Thursday, June 21, 2012

The Manor #1: A Review for Solo Gamers

I love zines - hand produced diy labors of love in print (I'm sorry,while I enjoy e-format only publications, where I'm from, zines are made with dead trees). In grad school, I even incorporated them into my final project for my advanced cataloging course. So, when I stumbled upon blogs talking about The Manor, produced by Tim Shorts of Gothridge Manor, I hustled over and ordered a copy.

Some Recent Arrivals
Plenty of others have written up reviews (and mentioned the Umber Hulk poem), so you won't get that here. What I want to do is look at it from the perspective of a solo RPGer.

First off, there's nothing here that's really system specific, although it does lean towards "old school" fantasy. With little effort, you should be able to adapt the stats, when given, to whatever game you use - be it Labyrinth Lord, D&D B/X, USR, Risus, whatever. Ditto for his use of the silver standard.

The included micro adventure, "The Salt Pit", is essentially a dungeon crawl, um, in a salt pit for low level characters. As a discussion on SoloNexus brought up, there are a variety of ways to play a "module" solo.

I chose to play the role of GM, letting Mythic act as a player emulator, thus avoiding the problems having meta-game knowledge might cause. Mythic threw me a curve ball right away when the party (a 1st level Magic User and a 1st level Fighter) came up with a completely unexpected way to meet the objective. It didn't matter in the end. The adventure ended in a TPK - one of those deaths caused by falling damage.

It was a good time and took maybe 2 hours including rolling up my characters in B/X- and the characters missed most of the things they could explore (due to the aforementioned falling). Played this way it was an enjoyable evening's entertainment. In fact, I'm planning to send in another party since the problem still persists.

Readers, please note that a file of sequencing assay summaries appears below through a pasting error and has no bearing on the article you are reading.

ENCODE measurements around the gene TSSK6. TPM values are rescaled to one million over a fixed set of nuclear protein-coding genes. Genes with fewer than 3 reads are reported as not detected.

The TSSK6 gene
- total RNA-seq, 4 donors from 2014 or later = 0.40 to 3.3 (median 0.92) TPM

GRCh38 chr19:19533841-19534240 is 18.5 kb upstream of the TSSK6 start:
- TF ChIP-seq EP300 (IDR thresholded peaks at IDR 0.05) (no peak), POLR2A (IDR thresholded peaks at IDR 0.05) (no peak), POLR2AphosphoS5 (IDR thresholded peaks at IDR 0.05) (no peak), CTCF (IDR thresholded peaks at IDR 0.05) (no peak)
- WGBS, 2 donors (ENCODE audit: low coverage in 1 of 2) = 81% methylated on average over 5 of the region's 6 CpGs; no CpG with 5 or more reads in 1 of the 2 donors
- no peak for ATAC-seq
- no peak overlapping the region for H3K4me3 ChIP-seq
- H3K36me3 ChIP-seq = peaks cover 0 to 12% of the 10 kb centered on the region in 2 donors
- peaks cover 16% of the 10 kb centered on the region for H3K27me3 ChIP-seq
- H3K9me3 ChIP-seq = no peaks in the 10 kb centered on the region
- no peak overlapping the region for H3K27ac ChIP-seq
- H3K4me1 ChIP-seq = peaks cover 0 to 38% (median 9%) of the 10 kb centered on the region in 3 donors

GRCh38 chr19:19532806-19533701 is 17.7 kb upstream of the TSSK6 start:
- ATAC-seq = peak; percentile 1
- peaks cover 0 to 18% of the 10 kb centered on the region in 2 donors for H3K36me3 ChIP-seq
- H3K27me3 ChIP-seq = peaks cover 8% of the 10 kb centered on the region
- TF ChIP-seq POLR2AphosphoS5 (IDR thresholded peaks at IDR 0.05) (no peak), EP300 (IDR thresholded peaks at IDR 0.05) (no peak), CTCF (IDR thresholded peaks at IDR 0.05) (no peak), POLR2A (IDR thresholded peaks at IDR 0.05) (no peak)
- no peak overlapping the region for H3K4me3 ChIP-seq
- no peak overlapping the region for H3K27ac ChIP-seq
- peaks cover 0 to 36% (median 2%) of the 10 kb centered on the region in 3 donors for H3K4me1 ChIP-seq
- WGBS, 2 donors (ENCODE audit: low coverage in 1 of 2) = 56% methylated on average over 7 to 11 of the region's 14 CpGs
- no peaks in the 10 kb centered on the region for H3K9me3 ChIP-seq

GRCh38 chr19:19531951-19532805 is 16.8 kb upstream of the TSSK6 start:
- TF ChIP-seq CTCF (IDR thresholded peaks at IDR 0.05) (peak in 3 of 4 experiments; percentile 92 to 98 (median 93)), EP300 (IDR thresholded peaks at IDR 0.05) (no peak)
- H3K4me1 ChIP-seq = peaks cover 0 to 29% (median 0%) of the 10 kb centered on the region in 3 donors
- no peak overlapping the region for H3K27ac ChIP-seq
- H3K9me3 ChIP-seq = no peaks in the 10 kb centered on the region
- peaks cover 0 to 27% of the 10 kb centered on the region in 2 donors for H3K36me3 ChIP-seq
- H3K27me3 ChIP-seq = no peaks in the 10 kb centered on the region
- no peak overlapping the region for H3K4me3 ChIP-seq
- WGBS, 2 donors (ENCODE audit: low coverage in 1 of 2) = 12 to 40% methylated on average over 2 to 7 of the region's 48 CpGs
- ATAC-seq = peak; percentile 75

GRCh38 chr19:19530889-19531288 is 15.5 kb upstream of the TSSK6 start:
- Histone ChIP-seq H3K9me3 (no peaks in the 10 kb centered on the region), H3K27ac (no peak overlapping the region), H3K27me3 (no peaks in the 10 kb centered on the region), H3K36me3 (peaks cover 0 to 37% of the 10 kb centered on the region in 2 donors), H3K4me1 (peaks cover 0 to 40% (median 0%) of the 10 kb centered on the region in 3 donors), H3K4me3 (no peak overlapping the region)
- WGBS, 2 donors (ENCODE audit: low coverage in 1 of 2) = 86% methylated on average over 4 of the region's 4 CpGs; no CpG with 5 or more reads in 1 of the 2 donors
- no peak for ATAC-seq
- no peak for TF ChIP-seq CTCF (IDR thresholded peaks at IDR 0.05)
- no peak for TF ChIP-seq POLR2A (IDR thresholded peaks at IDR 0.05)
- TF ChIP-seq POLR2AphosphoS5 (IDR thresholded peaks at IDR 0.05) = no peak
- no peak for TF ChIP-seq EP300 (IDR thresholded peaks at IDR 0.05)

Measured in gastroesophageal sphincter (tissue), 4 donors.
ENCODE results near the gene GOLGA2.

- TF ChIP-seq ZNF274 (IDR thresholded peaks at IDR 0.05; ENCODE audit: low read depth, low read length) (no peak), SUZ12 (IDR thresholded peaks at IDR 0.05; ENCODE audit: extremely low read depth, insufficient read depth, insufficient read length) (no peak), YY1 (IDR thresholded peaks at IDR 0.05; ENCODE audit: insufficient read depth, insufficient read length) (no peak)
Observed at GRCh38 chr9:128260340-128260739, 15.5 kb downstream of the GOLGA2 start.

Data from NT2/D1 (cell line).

However, Mr. Shorts has done us solo gamers a favor, perhaps unintentionally.

He has shaded parts of the descriptions - the GM's portion - for each area. Also worked into the adventure, players will have foreknowledge of the general layout of the salt pit. As such, the map doesn't provide as much meta-game knowledge as it could. You could play this as a straight up solitaire crawl - without Mythic or similar - just by avoiding reading the grey sections until you do something that you think merits it.

Of course, it might not be as smooth as randomly generating the contents/encounters, but you can just add a test whether or not the GM's notes are accurate (an idea I've stolen borrowed from J.F. at SoloNexus and the above mentioned post) by using a d6:

1 Yes and ...

2-3 Yes but...

4-5 No but...

6 No and...

Fill in the blanks however you'd like and roll.

As would be expected, the random treasure table for this adventure is usable as is for solitaire play - within this adventure and others (although it is somewhat "specialized" shall we say?)

"20 Random Forest Encounters" could easily be modified for use in a solo hex crawl. Each encounter is sketched out and once again, GM info is in grey, making it easy to avoid reading too much before deciding on your actions. Here, too, I'd make use of the test for accuracy of the GM's info  if you're playing the role of PC and not GM.

Finally, I'll mention the three adventure hooks for the included NPC.

Any one of these hooks can be played as a solo adventure, but the first, "Bugbear Boots" seems to me to lend itself to this the best. "Bugbear Boots" contains little information that the player character couldn't know in advance. Using Mythic, Rory's Story Cubes or whatever you like, there's potential here for a short adventure for a low level party.

The other two will require more modification, as some of the information your character shouldn't have -although a Mythic interrupt or altered scene could make their info moot anyway.
If you have $3.50, I think this is absolutely worth picking up if you play solo. At the very least, you'll be supporting a creative effort that benefits the hobby. Even better, you  get at least two solitaire gaming sessions out of the material included.

For those who prefer e-publications, it's available now as a PDF as well for $2.50.


  1. Thanks for the great review. I'd not heard of Mythic. Sounds interesting. Glad you enjoyed it. Second Manor should be out early July.

  2. Thanks for stopping by Tim! I haven't checked it out in awhile but there's Mythic Yahoo! group that might be worth digging around if you're curious about how people are using the system. I have an example of play ( that gives a walk through of a Mythic session. Can't wait for issue 2!